Trip Log – Day 127 – Portland, OR to Salem, OR

Portland to SalemSeptember 9, 2015 – Sun, 75 degrees

Miles Today: 56

Miles to Date: 6,601

States to Date: 23

I rode out of Portland through grey skies. Stopped at Winco for yogurt and bagels. Got extra for the homeless folks hanging around. Homeless are all over Portland. Jittery guys who can hardly hold on to their cigarette. Massive woman wrapped in shawls spread out on the sidewalk like muffin tops. I acknowledge them, I try to respect them, but they jar my sensibilities. Perhaps that‘s better than being numb to them. Locals tell me that homeless come here because the climate is mild, the services good, and neighbors are kind. It probably is better to be homeless in Portland than in other places. But being homeless can’t be better than having a safe, supportive home.

IMG_3895I rolled through Crystal Springs and watched well-scrubbed children in khakis eat breakfast in chandeliered dining rooms before school. I pedaled through Clackamas and passed bands of Mexican American kids with T-shits pulled over tortilla bellies walking to school. In Gladstone three middle schoolboys buzzed by me on their skateboards. A fourth, with long blonde hair undeniably cool, sauntered along at his own pace. I saw my first gold leaves. The calendar pages register two more weeks of summer. But it is fall.

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Outside of Oregon City, terminus of the Oregon Trail and the state’s first town, I stopped to study Willamette Falls, a complex array of waterfall, power plant and aging industry. After a few more miles of narrow road, the valley spread out into wide fields. Woodburn had so many taquerias and bakeries I just had to stop and eat a few sweet buns.

imgresI passed the 45th parallel, halfway between the equator and the North Pole. I definitely felt warmer on the far side of the sign.

I reached Salem in early afternoon and enjoyed touring the Capitol – a 1930’s Deco extravaganza. Fred Astaire and Ginger Rogers could have filmed a movie there.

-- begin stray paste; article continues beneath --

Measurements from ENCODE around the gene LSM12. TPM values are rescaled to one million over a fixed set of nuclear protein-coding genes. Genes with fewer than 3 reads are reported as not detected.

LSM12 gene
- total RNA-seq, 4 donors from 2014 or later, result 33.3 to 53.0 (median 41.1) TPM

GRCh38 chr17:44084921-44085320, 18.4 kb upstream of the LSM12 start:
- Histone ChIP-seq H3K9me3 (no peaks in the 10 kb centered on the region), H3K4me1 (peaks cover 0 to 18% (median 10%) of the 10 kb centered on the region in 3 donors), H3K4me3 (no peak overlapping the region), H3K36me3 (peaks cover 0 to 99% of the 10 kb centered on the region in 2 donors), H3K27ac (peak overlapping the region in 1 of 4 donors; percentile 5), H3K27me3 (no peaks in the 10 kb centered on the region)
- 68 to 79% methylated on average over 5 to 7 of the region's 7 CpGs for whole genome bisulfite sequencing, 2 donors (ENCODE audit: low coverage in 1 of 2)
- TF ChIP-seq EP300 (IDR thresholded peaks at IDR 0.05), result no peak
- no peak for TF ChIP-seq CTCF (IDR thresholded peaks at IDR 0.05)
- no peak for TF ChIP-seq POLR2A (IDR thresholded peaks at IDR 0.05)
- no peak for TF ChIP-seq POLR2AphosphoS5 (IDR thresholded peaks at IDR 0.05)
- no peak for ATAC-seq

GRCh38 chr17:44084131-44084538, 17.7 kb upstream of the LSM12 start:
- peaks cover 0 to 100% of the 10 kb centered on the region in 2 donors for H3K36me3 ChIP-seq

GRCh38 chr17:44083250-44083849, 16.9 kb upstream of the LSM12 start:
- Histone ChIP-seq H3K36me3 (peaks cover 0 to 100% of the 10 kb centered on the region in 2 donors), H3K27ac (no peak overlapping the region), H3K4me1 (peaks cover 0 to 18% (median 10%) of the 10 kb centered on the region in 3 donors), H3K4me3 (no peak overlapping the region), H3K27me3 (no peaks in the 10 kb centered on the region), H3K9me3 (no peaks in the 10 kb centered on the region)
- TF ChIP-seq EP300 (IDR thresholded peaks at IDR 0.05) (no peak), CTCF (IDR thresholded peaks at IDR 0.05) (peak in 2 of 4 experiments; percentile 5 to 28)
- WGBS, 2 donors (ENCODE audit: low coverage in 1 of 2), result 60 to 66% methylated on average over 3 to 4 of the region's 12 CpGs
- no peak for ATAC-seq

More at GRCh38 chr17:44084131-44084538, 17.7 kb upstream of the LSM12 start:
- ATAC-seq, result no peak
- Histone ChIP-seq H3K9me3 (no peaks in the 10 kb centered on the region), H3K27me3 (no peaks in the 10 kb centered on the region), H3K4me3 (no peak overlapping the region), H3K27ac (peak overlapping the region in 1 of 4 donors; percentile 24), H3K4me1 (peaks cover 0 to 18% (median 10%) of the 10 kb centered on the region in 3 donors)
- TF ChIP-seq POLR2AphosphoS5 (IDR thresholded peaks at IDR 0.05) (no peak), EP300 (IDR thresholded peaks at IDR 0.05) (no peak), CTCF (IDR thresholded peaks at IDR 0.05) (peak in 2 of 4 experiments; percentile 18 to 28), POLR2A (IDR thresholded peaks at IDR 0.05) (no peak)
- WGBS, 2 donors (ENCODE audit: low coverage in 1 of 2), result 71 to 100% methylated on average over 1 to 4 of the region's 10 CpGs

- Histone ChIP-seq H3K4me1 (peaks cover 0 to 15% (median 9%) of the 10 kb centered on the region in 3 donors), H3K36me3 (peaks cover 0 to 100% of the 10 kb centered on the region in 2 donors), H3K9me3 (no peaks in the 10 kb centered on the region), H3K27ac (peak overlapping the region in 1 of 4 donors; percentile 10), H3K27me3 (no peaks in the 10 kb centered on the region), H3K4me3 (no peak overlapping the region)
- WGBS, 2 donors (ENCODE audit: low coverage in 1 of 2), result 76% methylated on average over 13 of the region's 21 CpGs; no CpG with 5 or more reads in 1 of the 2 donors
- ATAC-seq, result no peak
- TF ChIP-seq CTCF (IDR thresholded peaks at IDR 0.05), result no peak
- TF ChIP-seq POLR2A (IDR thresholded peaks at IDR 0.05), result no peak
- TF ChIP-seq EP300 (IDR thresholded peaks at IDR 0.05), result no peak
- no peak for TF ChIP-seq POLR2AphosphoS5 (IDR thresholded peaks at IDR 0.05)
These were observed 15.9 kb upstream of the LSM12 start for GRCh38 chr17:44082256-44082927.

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I stopped downtown to get my third set of bike lights. I’ve only used lights a few times on my trip, but they keep getting stolen. Instead of buying difficult to remove ones – which get removed anyway – I bought ones that are simple to attach. I plan to keep them in my bags and only attach when needed. Let’s see if that strategy works.

At a street corner I saw a young couple in an ugly fight – loud profanity, pushing, spitting. I witnessed similar fights in St. Helens, on Portland streets, even within the Portland Library. There are so many young people who only know want and disappointment, who can only act from rage. They likely exist everywhere, but Oregon’s permissive attitude toward street people allows them to be more public. Regardless, such needless human suffering brings me down. We have enough for everyone to get his or her share. Why are we so cruel to each other?

My warmshowers hosts, Sharon and Dave, elevated my spirits with good food, good beer and great conversation. They are foster parents for the local shelter and had four of the cutest little kittens scampering over everything.

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About paulefallon

Greetings reader. I am a writer, architect, cyclist and father from Cambridge, MA. My primary blog, theawkwardpose.com is an archive of all my published writing. The title refers to a sequence of three yoga positions that increase focus and build strength by shifting the body’s center of gravity. The objective is balance without stability. My writing addresses opposing tension in our world, and my attempt to find balance through understanding that opposition. During 2015-2106 I am cycling through all 48 mainland United States and asking the question "How will we live tomorrow?" That journey is chronicled in a dedicated blog, www.howwillwelivetomorrw.com, that includes personal writing related to my adventure as well as others' responses to my question. Thank you for visiting.
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